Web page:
Friday, 17 January 2014

Quote of the Day, etc.

'The world is disgracefully managed; one hardly knows to whom to complain.'

Ronald Firbank (born on this day in 1886) - or rather Mrs Shamefoot in his funniest novel Vainglory.

  Firbank was a true exotic, an orchid sprung up in the sturdy herbaceous border of English letters. His writings are uneven, can be tiresome, and are definitely an acquired taste. At his best he is startlingly original, outrageously funny, and quite unlike any other English novelist - though some, notably the early Evelyn Waugh, clearly owe something to him. And then there's Ivy Compton-Burnett. I hadn't realised, until I recently started exploring her works, the affinity between Ivy and Firbank.
  Both use dialogue very extensively and in endlessly inventive ways, loading it with far more freight - both comic and serious - than almost anyone else. Both are capable of taking breath-taking liberties with the expected proprieties of the novel, to the extent that both are exhilaratingly unpredictable, from sentence to sentence, let alone page to page. Both are also dense, complex and demanding writers, while remaining essentially comic. Of course their preoccupations are wholly different, but it is perhaps just possible to think of Firbank as Ivy without the oppressive domestic hierarchies, and Ivy as Firbank without the sex, Catholicism and exotic wildness (not to mention Wildeness).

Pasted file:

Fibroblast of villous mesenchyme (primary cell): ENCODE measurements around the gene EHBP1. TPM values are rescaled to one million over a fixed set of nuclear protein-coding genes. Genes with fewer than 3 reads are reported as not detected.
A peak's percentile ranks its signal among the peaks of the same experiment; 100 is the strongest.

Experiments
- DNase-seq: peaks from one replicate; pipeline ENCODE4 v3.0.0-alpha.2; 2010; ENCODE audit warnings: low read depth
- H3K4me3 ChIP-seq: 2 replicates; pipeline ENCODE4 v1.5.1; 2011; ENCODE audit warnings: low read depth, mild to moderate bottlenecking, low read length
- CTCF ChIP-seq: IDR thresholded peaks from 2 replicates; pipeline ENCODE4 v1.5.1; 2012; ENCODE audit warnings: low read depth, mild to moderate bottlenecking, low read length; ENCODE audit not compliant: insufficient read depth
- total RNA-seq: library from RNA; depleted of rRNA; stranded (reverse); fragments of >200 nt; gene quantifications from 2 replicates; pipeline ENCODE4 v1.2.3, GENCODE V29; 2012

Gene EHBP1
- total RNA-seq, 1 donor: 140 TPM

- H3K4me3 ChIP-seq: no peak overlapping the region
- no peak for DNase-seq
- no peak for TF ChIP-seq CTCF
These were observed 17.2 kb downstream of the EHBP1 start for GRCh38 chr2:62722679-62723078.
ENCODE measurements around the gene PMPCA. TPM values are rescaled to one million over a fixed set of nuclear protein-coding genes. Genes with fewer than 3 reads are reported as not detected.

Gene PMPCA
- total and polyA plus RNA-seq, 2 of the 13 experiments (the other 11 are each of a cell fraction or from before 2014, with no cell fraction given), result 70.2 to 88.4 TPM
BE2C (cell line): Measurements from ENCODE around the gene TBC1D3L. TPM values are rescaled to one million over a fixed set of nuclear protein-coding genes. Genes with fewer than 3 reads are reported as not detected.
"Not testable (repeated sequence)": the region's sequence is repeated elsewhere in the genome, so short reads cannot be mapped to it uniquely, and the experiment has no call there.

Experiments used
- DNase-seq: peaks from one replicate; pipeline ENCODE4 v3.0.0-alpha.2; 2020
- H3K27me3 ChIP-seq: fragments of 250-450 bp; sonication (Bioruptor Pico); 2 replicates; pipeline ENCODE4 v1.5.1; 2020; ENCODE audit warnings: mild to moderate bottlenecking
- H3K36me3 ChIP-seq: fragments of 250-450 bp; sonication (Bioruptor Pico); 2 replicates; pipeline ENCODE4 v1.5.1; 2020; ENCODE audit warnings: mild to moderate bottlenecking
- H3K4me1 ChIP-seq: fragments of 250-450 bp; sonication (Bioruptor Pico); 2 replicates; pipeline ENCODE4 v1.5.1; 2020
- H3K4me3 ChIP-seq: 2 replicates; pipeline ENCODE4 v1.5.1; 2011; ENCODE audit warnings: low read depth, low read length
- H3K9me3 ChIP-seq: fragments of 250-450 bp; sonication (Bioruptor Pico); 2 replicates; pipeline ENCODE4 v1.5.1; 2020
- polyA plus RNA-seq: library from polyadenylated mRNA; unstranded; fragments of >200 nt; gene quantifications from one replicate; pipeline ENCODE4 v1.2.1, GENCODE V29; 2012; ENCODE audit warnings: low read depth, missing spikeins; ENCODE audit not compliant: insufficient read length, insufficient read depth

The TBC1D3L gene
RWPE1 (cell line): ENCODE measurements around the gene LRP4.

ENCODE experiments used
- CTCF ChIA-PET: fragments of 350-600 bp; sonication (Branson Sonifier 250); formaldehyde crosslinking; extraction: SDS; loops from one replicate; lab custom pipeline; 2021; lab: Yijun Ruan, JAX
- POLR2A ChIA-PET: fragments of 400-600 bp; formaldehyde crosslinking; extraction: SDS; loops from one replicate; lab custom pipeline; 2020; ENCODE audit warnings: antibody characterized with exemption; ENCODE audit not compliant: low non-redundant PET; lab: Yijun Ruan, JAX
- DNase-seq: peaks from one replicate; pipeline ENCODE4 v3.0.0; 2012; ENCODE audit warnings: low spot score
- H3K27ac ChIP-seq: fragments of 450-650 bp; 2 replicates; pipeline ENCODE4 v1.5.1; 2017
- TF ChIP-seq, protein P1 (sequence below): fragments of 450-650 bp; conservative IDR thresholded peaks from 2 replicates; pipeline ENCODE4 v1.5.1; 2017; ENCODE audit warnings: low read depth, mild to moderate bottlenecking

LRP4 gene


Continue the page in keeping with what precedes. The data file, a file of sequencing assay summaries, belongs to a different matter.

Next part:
Another quote: Chapter XX of Firbank's Inclinations (a tale of thwarted Sapphic love) in its entirety:
  'Mabel! Mabel! Mabel! Mabel!
   Mabel! Mabel! Mabel! Mabel!'

  And an anecdote: At Cambridge, Vyvyan Holland (Oscar Wilde's son) once spotted the famously effete Firbank - so effete he seemed barely capable of sustaining life (he took in little but air and alcohol) - dressed in sporting kit. Astonished, Vyvyan asked what he had been doing. Firbank replied that he had been playing football. Rugby or soccer? Holland inquired. 'Oh,' replied Firbank, 'I don't remember.'

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